An Arkansas woman who claims she's one of the Moorish owners of what is called the US is suing Massachusetts state troopers for the "genocide" they committed when they seized a gun and ammunition from her car parked outside a Middlesex County courthouse to which she drove 1,500 miles to show support for the Rise of the Moors men arrested after an armed standoff on Rte. 128 last July.
It's the latest in a barrage of lawsuits filed by Moorish sovereign citizens against law enforcement in Massachusetts over the past couple of years. About three weeks after the standoff, another Moorish sovereign citizen lost a legal battle over a 2019 traffic stop in Lowell.
Separately, a Moorish sovereign citizen from Dorchester remains in custody following his arrest in November, 2020 at the Ruggles T stop as he allegedly got off a bus there wearing a bullet-proof vest and packing a loaded pistol, three spare magazines that were also fully loaded and a knife. He is next scheduled for a court appearance in March.
In her suit, originally filed in federal court in Arkansas but transferred to US District Court in Boston this week, Iyanga Bey of Little Rock in "the Arkansas Republic" and two co-plaintiff alleges state police had no right to search her car parked outside Malden District Court, which is in Medford, on Sept. 8, while she went inside to support her fellow Moors - who claim that as citizens of an independent Moorish nation are not subject to petty American or Massachusetts laws related to gun possession, auto registration, insurance and driver's licenses.
According to the Providence Journal, her car did not have a valid license plate, which led troopers to get ready to tow it away. In Massachusetts, at least, police typically conduct an "inventory search" to account for the car's contents, which in this case Bey acknowledges included a Glock 43 9-mm gun, 16 magazines and at least 22 rounds of ammunition. She doesn't have a license for the gun and magazines, which, in Massachusetts at least, is illegal, if not under the alleged laws the Moors profess to live under. But she alleges the troopers should never have searched her car to begin with because they had no warrant.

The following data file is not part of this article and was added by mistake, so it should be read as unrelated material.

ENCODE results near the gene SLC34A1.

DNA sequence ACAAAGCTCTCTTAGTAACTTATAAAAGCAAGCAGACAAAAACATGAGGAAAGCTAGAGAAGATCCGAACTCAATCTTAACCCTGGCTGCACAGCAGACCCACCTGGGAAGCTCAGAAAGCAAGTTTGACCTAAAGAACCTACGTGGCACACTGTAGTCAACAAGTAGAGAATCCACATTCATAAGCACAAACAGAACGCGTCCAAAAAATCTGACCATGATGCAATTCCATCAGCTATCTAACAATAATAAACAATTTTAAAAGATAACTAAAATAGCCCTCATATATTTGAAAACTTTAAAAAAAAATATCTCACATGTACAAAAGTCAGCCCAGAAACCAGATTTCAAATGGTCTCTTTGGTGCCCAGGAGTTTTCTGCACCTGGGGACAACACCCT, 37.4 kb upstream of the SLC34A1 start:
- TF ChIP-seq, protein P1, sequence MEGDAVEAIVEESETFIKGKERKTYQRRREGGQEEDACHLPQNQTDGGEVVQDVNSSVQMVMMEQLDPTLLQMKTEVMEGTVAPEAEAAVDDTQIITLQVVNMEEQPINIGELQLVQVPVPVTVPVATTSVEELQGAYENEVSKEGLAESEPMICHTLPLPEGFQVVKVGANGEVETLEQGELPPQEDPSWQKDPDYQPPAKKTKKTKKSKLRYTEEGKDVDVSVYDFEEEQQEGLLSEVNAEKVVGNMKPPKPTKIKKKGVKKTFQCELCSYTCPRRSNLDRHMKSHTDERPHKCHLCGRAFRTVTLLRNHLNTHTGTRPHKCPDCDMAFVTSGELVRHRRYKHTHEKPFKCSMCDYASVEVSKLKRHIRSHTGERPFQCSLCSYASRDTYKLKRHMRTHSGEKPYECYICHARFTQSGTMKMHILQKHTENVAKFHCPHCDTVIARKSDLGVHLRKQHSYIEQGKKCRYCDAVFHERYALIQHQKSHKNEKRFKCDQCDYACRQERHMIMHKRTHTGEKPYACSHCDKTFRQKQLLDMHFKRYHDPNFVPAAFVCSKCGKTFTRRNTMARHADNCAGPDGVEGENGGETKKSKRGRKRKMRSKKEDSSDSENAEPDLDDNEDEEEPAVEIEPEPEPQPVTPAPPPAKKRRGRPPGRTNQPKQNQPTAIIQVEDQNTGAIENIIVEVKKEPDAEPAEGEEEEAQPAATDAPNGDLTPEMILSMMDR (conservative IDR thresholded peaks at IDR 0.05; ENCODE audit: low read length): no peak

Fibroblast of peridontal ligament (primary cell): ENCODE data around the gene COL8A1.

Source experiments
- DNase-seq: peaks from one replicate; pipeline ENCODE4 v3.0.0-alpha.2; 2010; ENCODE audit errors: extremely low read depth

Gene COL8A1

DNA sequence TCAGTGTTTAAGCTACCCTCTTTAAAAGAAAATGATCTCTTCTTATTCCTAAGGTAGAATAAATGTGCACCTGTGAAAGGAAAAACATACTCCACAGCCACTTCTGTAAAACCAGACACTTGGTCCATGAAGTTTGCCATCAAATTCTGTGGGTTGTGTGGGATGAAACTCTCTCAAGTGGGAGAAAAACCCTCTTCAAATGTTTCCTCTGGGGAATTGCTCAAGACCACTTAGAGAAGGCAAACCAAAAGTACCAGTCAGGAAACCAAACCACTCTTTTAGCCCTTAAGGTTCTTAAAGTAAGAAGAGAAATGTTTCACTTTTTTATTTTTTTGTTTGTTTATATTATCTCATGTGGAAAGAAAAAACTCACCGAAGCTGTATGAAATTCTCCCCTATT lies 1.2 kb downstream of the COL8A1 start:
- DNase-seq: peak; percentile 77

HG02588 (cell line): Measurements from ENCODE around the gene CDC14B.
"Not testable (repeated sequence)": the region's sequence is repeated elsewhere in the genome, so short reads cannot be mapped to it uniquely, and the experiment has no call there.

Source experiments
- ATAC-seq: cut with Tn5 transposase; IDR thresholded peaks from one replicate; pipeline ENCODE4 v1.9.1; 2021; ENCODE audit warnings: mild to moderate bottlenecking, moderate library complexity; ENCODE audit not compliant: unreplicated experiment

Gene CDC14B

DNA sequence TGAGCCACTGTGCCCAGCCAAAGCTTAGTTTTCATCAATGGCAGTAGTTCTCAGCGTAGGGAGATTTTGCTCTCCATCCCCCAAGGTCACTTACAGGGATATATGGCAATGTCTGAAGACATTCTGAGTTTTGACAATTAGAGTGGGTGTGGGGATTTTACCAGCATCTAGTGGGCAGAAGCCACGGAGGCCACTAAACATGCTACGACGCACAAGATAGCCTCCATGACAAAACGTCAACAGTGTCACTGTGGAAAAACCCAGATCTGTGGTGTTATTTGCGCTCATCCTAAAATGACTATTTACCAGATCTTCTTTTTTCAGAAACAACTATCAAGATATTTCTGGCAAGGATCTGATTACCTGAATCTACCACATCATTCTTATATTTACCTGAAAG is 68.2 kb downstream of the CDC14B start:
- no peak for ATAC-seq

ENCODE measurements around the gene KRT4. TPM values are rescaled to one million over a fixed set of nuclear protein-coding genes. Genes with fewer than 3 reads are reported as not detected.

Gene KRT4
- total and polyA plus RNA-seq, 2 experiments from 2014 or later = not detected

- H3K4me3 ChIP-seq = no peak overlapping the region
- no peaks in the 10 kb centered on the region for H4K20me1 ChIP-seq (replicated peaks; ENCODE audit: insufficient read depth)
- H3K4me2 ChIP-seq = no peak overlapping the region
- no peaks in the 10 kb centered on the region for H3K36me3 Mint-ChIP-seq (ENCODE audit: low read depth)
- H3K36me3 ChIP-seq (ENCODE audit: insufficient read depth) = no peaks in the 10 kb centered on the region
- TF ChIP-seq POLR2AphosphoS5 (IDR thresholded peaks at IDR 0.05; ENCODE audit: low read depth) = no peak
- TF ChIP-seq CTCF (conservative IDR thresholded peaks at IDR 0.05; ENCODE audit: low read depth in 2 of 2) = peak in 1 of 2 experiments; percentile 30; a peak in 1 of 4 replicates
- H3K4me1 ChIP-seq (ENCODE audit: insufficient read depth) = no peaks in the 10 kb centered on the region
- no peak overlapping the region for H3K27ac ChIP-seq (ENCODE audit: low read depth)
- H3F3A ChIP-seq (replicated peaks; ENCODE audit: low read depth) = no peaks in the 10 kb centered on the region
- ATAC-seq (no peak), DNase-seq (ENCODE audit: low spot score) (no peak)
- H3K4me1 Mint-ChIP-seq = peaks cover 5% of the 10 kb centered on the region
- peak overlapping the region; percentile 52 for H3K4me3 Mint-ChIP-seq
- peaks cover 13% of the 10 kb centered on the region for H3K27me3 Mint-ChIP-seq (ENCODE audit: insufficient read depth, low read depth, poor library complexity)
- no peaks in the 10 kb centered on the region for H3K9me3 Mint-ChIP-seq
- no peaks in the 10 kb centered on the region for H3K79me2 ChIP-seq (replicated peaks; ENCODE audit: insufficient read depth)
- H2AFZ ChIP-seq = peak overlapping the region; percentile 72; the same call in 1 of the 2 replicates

When Bey left the courthouse, she was arrested on various charges, including unlawful possession of a firearm and ammunition, possession of a large-capacity feeding device and driving an uninsured and unregistered vehicle.
In her complaint, full of references to an 18th-century treaty with Morocco, the supposed independent Moorish nation that is the true owner of the land on either side of the Mississippi and that sovereign nation's Zodiac Constitution, Bey alleges she has the right to drive as she wishes and that even though she is Moorish, the Second Amendment gives her the right to possess whatever weapons she wishes - a similar argument made by the men arrested on 128 - so the troopers should have simply let her go back home to Little Rock and been snappy about it, but since they didn't and they weren't, she now demands $70 million in damages.
Complete complaint (1.2M PDF).